Three-time Pulitzer Prize -winning gay playwright Edward Albee, whose masterworks was Who’s Afraid of Virginia Woolf? died today.
His assistant Jackob Holder said he died at his home in Montauk. No cause of death was given. Given the deaths of Arthur Miller and August Wilson in 2005, he was arguably America’s greatest living playwright. Years ago, before undergoing surgery, Albee penned a note to be issued at the time of his death:
“To all of you who have made my being alive so wonderful, so exciting and so full, my thanks and all my love.”
Albee was proclaimed the playwright of his generation after his blistering Who’s Afraid of Virginia Woolf? opened on Broadway in 1962. The Tony-winning play, still widely considered Albee’s finest, was made into an award-winning 1966 film starring Elizabeth Taylor and Richard Burton.
His unconventional style won him great acclaim but also led to a nearly 20-year drought of critical and commercial recognition before his 1994 play, Three Tall Women, garnered his third Pulitzer Prize. His other Pulitzers were for A Delicate Balance (1967) and Seascape (1975).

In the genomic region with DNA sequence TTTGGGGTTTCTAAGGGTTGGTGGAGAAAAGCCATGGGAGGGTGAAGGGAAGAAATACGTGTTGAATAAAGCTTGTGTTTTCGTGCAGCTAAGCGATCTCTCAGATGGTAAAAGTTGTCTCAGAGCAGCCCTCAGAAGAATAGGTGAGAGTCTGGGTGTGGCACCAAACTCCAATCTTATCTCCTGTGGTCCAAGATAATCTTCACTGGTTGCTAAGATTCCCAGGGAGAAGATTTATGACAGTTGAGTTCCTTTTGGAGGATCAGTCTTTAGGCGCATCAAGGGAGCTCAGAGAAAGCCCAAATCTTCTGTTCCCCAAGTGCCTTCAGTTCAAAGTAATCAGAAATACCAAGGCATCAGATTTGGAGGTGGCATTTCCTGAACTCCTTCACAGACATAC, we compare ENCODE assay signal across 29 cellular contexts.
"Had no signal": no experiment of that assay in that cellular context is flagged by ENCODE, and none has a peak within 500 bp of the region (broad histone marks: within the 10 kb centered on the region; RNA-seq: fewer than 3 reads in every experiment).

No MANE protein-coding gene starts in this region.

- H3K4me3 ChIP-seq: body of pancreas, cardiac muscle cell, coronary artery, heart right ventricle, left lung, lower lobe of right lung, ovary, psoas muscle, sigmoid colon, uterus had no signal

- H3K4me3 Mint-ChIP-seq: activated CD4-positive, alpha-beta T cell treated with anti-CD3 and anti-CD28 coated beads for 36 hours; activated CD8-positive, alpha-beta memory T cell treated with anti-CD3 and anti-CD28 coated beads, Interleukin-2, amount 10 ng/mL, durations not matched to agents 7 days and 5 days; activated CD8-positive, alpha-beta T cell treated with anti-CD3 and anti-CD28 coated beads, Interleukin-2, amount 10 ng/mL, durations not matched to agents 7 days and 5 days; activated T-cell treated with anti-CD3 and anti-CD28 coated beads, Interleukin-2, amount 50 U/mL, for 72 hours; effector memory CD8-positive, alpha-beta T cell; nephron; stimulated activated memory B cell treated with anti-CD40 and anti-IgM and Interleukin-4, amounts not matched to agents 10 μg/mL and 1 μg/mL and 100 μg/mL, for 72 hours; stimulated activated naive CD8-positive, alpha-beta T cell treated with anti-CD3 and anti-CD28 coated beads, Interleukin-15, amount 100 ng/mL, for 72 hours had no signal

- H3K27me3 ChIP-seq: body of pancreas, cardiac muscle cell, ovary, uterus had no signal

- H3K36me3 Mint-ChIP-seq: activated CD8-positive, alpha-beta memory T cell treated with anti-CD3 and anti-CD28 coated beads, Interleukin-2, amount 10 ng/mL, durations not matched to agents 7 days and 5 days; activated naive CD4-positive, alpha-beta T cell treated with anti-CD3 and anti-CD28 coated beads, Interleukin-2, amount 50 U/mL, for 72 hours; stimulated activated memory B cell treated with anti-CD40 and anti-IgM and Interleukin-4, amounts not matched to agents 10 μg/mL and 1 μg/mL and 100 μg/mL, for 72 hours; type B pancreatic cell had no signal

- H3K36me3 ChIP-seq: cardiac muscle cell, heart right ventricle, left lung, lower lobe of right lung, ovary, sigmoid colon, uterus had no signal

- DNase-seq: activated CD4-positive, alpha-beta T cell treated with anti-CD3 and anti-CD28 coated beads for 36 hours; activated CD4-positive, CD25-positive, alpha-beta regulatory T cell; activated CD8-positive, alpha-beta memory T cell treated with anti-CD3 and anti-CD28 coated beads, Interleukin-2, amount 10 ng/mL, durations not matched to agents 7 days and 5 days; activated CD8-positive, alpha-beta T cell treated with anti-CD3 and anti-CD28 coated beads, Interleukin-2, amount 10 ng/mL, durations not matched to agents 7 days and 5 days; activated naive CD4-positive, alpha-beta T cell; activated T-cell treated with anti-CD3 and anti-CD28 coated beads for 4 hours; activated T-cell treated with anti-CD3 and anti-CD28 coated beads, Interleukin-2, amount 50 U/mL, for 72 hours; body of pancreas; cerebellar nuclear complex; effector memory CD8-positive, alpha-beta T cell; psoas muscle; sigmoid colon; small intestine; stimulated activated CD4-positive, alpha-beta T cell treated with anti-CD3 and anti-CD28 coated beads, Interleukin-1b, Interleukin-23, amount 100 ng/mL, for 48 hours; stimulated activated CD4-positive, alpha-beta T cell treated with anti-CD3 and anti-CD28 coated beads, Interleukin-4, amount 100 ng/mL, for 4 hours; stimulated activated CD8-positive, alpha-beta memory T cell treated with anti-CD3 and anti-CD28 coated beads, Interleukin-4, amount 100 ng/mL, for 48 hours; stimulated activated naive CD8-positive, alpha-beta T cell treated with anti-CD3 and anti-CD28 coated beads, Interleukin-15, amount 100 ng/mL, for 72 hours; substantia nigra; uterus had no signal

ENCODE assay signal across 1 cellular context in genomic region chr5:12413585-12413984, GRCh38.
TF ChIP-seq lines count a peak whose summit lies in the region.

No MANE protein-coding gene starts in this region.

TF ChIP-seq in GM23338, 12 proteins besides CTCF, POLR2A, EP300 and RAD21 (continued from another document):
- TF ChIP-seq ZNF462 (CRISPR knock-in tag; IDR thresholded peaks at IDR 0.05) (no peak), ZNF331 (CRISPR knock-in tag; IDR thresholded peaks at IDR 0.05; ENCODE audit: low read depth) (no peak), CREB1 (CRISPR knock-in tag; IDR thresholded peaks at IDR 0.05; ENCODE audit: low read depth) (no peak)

Albee was born in 1928 and was adopted by a wealthy suburban New York couple. His father, Reed Albee, ran the Keith-Albee chain of vaudeville theaters; his mother, Frances Albee, was a socialite and a commanding presence who kept a hold on him for much of his life.
Albee was honored by the Kennedy Center for the Performing Arts in 1996 for his lifetime contributions. Then-President Bill Clinton praised Albee as a man who inspired a generation of American dramatists. Clinton also awarded Albee a National Medal of the Arts that year.
Into his 70s, Albee continued to write provocative and unconventional plays. In The Goat or Who is Sylvia? the main character falls in love with a goat. ,” Albee said in 2001,
“I don’t like the idea of getting older and older because there’s meant to be a time when that has to stop. Dying strikes me as being a great waste of time.”
Albee’s longtime companion, sculptor Jonathan Thomas, died in 2005. Albee told The New York Times in 2007. “
“I couldn’t write for a long timeThe mourning never ends; it just changes. But then I got back into a feeling of usefulness.”
Edward Albee was 88.
(via USA Today)